Emotional intelligence is no easy feat. Challenge yourself to refrain from acting impulsively, to consider others’ emotions before making a decision and to instinctively enforce healthy boundaries. The integration of emotional intelligence into our daily lives brings new awareness. You must know your physical limits.
Be cautious of overloading yourself with extra work hours, a few extra classes or joining a million clubs. Honor your body and the time it needs to rest. “Emotional intelligence really boils down to understanding and processing one’s own emotions, but also being aware and cognizant of other people’s emotions around you and appropriately responding to them,” said Katy Whitesell, a recently graduated family and child sciences major at FSU. “Find something that works for you! That could be exercising, running, baking, journaling, taking a walk or talking to someone you love. Whatever it is, find something that can help you feel that release of stress.” Sing in the shower if you need to, but as a student, you must advocate for yourself in times of stress or crisis.
An emotionally intelligent person understands that emotions are temporary but still difficult. Emotionally intelligent people forgive themselves and others. In a college setting, students balance classes, jobs, internships, familial relationships, romantic pursuits, friendships and their futures. College, an intensely overwhelming period, necessitates patience. Be kind to yourself and those around you. Recognize that even the happiest of people still have bad days. A temporary mess-up does not make you less worthy of unconditional love.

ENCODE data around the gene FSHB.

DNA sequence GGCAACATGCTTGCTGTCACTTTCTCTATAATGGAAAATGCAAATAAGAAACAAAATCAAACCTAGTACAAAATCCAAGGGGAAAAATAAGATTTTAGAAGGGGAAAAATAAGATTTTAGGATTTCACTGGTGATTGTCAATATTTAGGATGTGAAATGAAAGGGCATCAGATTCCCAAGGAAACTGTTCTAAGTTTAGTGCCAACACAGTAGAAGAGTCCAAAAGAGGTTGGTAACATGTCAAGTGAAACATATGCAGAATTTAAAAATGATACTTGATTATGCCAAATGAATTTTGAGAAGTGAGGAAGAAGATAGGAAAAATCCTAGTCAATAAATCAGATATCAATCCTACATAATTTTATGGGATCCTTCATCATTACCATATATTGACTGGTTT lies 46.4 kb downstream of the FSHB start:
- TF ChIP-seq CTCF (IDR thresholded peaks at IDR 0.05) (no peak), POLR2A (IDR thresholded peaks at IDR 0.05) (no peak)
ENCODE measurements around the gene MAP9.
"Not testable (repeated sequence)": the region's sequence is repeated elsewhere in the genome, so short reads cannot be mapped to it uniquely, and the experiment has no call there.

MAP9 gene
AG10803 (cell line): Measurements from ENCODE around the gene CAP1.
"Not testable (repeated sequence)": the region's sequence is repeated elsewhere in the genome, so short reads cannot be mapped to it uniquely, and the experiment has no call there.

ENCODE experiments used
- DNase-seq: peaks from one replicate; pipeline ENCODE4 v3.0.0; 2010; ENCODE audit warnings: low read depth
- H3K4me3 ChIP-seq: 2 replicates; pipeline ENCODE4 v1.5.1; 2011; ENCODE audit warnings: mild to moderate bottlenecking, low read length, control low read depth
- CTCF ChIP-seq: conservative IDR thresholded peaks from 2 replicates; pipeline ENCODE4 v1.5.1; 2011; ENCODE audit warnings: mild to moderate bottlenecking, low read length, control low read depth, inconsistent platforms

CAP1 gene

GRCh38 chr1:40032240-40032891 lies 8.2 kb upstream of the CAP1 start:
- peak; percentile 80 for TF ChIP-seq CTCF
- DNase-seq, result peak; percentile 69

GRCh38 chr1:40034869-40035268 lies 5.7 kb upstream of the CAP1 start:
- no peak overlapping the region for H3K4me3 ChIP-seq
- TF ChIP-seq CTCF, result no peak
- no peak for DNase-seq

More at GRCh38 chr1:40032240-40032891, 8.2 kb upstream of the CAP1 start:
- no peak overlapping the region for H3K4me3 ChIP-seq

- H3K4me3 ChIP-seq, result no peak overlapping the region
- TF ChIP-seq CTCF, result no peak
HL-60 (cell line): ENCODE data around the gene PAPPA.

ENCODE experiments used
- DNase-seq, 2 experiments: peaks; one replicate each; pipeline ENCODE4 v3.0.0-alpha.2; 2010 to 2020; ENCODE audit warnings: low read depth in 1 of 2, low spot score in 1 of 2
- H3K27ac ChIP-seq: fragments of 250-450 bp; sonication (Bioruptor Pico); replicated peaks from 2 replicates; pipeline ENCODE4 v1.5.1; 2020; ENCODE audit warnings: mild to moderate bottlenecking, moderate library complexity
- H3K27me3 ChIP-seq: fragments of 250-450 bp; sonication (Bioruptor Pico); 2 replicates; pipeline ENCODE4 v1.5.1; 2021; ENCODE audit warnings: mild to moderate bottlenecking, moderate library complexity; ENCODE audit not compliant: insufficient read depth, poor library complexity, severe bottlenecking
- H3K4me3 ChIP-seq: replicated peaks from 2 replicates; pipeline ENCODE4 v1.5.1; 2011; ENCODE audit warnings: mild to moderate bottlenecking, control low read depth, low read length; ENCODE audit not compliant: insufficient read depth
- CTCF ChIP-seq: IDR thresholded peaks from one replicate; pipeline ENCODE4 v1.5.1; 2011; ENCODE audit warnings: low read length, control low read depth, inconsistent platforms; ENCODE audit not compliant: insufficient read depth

What are signs of poor mental health or emotional intelligence?
Routine becomes a clutch to the busy student because consistency feels productive and secure. A student’s abrupt departure from an established routine can signal a suffering state of mental health. If your fitness guru roommate suddenly cuts out morning yoga and seems a little sluggish, maybe send a text and check-in. Same goes for your business major friend who always spends Friday nights out. If they stop returning texts, or they never have energy, send a simple ‘how are you?’ text. Humans naturally seek out community.
Signs of poor emotional intelligence appear differently. “To me, the greatest signs of poor emotional health are lacking the ability to empathize with others, and self-regulation,” said Daniela Rodriguez-Marty, a junior theater major at FSU. While an emotionally unintelligent person may still enjoy socializing, they will struggle to read social cues. They are inconsiderate of the emotions of those around them. They will take small conflicts personally, and will lack with empathy. “Empathy is vital to connection, and when we can’t understand the feelings of others, we lose connection and can feel isolated. Isolation becomes a trigger for unhealthy emotional choices,” Rodriguez-Marty said. The unhealthy emotional choices that arise from isolation will be volatile and will drive people farther away.
We all need alone time every now and then, but try to recognize whether you need some space or if you’ve stopped communicating with your friends entirely. “When our emotions overpower us, we temporarily lose control of the wheel, and can potentially crash,” Rodriguez-Marty said. “Look at Emotional Intelligence as a toolbox, filled with items that help us both fix and rebuild. When things happen, from a bad day to a bad year, you’ll need the tools to solve the problem.” Your problem-solving abilities depend on the work you are willing to do prior to the crisis. Strengthening your emotional intelligence is an excellent way to set yourself up for success.
What emotional/mental health resources can a college student utilize on campus?